Although ELeague is still relatively young, the Turner-owned esports competition has established itself as a leader in the space by finding new ways to engage with its broad audience, which includes both hardcore fans and casual ones that tune into televised games—even watching from Buffalo Wild Wings restaurants.

Robert Occhialini, vice president of esports products and technology at ELeague

ELeague has never been shy about pushing the envelope through technology, and the league has partnered with to have tournaments broadcast in VR, while Dojo Madness offers advanced analytics and data visuals. Most recently, ELeague partnered to integrate Tobii eye-tracking biometrics at the ELeague CS:GO Premier earlier this month through its partnership with Alienware. In a sponsored segment called “Getting Technical,” commentators used highlights gathered from the eye-tracking technology to give audiences further insight into the gameplay and perhaps what players are thinking.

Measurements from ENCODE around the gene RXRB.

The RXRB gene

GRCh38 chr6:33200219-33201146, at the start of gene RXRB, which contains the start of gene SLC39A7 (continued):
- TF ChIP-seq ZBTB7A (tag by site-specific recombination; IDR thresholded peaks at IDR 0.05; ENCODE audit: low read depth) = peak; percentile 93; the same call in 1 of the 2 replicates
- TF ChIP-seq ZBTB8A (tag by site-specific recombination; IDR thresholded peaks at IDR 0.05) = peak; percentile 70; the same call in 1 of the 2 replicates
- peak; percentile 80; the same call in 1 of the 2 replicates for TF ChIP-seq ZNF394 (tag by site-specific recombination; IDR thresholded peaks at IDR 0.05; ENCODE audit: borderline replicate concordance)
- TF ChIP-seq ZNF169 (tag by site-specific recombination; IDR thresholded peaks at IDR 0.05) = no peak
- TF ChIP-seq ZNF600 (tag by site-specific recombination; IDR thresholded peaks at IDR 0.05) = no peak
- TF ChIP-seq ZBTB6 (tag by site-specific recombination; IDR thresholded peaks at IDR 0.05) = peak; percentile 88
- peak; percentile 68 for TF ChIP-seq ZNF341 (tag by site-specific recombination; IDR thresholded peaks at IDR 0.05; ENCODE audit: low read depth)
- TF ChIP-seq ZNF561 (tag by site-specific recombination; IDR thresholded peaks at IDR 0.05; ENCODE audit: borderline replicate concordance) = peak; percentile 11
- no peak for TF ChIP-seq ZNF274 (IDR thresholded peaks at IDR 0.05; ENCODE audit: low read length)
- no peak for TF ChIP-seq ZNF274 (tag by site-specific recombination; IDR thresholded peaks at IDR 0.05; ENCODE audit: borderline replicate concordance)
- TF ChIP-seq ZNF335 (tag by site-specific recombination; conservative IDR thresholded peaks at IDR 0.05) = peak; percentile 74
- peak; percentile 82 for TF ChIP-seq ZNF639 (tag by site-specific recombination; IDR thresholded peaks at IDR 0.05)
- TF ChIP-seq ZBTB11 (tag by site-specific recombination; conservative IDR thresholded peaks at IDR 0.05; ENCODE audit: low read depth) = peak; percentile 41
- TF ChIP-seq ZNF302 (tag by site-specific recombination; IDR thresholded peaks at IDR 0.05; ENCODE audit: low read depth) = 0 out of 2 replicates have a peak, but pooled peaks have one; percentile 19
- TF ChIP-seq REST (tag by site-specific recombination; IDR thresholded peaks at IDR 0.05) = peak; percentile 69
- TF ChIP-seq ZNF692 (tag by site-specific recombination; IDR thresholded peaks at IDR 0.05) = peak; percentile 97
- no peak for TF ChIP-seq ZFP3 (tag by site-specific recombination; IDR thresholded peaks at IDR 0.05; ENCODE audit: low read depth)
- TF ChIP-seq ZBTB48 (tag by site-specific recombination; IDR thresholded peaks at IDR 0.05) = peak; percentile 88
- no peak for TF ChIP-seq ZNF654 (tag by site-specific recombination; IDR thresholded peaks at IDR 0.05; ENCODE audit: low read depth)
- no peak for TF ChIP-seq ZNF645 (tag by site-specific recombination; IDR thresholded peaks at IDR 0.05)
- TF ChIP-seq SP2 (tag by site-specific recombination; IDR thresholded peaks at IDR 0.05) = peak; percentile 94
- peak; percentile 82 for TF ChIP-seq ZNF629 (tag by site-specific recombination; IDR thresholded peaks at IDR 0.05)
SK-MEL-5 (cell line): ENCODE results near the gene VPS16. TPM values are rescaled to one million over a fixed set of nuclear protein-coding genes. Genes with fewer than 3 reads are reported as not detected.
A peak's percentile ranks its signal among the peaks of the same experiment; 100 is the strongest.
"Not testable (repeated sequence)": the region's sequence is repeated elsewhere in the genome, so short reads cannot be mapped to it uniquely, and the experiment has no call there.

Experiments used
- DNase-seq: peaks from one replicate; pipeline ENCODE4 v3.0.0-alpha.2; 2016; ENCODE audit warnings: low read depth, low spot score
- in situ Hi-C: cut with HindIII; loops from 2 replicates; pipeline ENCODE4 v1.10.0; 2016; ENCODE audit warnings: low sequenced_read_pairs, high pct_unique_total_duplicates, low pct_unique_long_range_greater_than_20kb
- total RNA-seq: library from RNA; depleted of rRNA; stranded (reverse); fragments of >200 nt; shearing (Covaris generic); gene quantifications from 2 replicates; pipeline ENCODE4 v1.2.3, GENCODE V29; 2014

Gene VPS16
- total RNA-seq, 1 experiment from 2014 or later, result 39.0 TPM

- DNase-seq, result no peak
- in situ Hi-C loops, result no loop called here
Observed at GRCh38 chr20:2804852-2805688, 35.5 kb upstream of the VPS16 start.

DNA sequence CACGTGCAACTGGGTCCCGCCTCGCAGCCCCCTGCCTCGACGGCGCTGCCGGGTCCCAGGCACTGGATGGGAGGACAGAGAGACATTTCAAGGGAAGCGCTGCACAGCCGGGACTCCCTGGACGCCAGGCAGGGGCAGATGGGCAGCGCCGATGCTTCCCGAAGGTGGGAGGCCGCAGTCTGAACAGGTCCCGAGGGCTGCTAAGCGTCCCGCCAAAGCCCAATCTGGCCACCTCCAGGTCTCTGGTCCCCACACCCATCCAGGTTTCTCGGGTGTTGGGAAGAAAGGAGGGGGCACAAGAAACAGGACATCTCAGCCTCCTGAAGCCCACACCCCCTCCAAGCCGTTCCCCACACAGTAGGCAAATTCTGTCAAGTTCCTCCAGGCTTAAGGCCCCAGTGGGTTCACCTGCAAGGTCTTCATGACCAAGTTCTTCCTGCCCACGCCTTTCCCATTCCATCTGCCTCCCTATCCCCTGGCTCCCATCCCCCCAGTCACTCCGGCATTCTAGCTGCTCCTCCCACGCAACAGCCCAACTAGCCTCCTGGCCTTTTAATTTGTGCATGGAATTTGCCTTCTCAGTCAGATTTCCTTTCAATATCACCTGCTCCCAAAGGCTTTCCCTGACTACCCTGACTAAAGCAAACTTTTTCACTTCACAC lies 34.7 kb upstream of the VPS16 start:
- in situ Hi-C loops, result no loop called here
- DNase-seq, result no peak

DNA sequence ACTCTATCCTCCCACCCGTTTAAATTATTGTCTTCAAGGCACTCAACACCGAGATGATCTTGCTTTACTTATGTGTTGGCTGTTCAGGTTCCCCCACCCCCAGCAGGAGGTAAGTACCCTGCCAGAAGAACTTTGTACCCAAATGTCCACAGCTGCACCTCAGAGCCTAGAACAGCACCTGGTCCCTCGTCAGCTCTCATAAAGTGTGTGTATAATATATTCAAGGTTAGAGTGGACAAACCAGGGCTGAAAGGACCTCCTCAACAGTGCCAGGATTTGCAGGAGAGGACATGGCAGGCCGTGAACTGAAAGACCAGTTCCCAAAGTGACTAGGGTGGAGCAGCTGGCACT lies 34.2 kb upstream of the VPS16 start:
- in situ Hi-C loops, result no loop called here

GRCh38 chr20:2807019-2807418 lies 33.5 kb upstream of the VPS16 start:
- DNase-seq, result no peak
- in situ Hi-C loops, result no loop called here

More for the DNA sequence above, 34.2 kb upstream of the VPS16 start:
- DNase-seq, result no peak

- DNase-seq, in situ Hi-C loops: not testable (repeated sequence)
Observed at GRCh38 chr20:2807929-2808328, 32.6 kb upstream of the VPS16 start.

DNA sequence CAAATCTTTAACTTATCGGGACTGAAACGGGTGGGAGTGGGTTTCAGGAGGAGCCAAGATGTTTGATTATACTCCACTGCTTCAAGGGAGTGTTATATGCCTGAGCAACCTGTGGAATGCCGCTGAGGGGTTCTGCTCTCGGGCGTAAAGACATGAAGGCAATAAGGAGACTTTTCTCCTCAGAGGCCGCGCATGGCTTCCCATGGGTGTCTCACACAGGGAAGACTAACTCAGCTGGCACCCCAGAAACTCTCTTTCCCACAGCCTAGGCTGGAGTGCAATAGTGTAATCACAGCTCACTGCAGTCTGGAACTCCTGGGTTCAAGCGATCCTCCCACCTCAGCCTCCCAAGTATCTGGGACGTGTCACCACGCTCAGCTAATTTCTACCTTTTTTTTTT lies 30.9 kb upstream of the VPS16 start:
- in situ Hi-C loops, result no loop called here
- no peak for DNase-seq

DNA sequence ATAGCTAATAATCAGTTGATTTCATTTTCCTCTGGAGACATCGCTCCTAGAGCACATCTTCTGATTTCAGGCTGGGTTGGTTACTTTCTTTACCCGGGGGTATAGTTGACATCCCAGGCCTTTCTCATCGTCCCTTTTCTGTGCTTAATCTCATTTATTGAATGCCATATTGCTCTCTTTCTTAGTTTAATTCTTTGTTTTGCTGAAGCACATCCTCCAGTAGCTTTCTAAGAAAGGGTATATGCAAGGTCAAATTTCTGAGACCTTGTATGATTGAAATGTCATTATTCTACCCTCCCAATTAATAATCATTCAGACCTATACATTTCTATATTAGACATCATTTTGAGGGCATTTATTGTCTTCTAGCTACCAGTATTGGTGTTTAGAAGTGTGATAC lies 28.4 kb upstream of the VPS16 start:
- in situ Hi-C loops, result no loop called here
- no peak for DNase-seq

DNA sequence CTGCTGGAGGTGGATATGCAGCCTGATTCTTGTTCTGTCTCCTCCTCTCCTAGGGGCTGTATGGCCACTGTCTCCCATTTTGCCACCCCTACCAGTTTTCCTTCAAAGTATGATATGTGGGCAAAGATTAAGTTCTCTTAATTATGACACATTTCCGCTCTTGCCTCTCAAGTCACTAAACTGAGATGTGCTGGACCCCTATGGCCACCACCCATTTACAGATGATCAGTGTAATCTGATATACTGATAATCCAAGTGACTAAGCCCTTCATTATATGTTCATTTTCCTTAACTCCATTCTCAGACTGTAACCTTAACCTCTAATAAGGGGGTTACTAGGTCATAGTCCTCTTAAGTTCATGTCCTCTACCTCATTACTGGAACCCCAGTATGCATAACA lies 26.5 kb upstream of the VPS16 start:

Getting Technical

Robert Occhialini, vice president of esports products and technology at ELeague, started at Turner’s NBA sports digital group, so he’s accustomed to advanced analytics for sports.

“When I came over to esports, I was really excited because a lot of the limitations of advanced analytics in traditional sports are about data capture,” Occhialini told AListDaily. “You can only do analysis on what you can capture. But with esports, the game itself is made out of data, so the bottleneck of capturing data is removed, and you’re left with this problem of analysis. So, we knew we wanted to do something with bringing more advanced analytics to Counter-Strike.”